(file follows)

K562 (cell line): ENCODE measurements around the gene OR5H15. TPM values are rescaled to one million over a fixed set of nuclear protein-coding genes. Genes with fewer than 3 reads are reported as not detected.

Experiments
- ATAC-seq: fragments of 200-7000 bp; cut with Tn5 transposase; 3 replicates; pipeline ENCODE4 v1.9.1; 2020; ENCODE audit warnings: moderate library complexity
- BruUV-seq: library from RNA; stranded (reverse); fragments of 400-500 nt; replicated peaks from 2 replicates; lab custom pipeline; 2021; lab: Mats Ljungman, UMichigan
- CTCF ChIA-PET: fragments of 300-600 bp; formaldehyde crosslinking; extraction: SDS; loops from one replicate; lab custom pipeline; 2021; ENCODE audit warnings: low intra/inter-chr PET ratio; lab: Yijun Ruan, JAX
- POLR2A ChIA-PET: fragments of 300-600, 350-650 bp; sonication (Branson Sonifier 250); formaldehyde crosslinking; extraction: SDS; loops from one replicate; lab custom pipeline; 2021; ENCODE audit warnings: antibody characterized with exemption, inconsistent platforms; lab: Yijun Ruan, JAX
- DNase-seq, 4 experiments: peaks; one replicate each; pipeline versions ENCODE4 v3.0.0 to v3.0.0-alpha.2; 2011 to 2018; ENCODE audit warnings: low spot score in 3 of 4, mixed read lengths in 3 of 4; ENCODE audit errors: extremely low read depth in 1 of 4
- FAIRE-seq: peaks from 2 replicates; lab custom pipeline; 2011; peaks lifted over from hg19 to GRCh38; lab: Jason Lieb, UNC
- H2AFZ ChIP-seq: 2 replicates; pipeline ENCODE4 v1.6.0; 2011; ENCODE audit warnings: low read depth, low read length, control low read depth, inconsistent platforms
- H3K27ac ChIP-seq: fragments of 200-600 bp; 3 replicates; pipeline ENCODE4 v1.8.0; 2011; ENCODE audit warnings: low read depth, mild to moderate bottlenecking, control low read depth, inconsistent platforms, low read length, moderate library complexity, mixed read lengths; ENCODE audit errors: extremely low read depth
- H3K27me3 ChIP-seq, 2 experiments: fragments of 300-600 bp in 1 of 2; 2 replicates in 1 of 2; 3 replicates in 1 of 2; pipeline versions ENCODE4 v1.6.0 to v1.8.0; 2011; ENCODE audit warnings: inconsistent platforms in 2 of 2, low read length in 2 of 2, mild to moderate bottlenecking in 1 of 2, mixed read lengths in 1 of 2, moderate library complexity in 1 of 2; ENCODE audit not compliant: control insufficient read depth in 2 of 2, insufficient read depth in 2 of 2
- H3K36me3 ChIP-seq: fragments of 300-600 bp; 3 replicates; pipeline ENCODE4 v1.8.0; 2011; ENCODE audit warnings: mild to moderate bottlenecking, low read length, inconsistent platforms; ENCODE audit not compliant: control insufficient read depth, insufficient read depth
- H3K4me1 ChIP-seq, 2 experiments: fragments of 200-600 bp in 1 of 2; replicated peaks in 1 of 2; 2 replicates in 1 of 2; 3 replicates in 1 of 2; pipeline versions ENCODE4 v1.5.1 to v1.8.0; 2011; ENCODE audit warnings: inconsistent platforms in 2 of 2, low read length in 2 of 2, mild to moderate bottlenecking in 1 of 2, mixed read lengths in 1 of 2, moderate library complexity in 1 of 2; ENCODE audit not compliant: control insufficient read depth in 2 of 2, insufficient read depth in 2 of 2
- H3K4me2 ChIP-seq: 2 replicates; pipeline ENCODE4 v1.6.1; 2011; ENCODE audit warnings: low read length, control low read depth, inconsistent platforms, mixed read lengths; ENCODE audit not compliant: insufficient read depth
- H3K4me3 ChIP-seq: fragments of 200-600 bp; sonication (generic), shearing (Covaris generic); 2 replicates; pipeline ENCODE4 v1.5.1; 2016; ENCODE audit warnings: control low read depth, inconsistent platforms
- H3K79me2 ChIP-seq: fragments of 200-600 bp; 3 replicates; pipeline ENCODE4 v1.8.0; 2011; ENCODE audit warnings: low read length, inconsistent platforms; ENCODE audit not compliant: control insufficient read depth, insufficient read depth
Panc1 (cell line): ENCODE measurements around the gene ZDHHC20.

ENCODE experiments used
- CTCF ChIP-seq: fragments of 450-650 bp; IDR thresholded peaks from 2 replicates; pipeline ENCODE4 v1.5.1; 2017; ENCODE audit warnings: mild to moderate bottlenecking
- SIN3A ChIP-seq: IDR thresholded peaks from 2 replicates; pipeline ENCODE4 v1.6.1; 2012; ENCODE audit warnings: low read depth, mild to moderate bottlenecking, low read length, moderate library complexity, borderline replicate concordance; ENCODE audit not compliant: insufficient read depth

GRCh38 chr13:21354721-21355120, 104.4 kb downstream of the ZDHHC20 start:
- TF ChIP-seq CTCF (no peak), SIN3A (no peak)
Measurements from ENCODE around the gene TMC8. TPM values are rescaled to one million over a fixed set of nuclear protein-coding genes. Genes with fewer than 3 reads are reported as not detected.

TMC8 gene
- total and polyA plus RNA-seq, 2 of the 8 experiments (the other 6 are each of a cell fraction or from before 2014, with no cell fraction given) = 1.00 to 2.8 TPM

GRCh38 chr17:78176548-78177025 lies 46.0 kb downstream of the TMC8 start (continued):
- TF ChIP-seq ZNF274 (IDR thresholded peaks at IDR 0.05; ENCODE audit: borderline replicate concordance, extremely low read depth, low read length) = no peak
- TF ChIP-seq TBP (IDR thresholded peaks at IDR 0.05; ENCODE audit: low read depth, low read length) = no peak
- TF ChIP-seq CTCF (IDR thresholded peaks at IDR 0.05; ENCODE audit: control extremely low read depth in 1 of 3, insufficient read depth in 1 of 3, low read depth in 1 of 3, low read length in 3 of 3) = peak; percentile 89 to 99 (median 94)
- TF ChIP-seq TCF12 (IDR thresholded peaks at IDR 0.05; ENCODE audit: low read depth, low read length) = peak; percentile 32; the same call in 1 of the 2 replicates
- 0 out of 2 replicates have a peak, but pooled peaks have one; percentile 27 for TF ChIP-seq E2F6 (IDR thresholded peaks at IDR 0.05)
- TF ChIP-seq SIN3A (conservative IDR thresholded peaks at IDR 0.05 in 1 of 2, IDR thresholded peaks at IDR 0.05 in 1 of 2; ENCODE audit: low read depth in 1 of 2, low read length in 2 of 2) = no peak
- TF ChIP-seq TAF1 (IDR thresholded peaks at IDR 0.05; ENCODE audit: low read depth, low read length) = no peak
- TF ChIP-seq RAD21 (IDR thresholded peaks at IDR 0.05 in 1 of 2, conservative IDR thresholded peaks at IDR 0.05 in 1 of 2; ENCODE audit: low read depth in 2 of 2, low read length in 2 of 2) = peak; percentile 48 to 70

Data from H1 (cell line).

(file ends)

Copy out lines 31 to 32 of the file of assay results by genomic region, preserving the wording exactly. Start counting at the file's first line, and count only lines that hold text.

- 0 out of 2 replicates have a peak, but pooled peaks have one; percentile 27 for TF ChIP-seq E2F6 (IDR thresholded peaks at IDR 0.05)
- TF ChIP-seq SIN3A (conservative IDR thresholded peaks at IDR 0.05 in 1 of 2, IDR thresholded peaks at IDR 0.05 in 1 of 2; ENCODE audit: low read depth in 1 of 2, low read length in 2 of 2) = no peak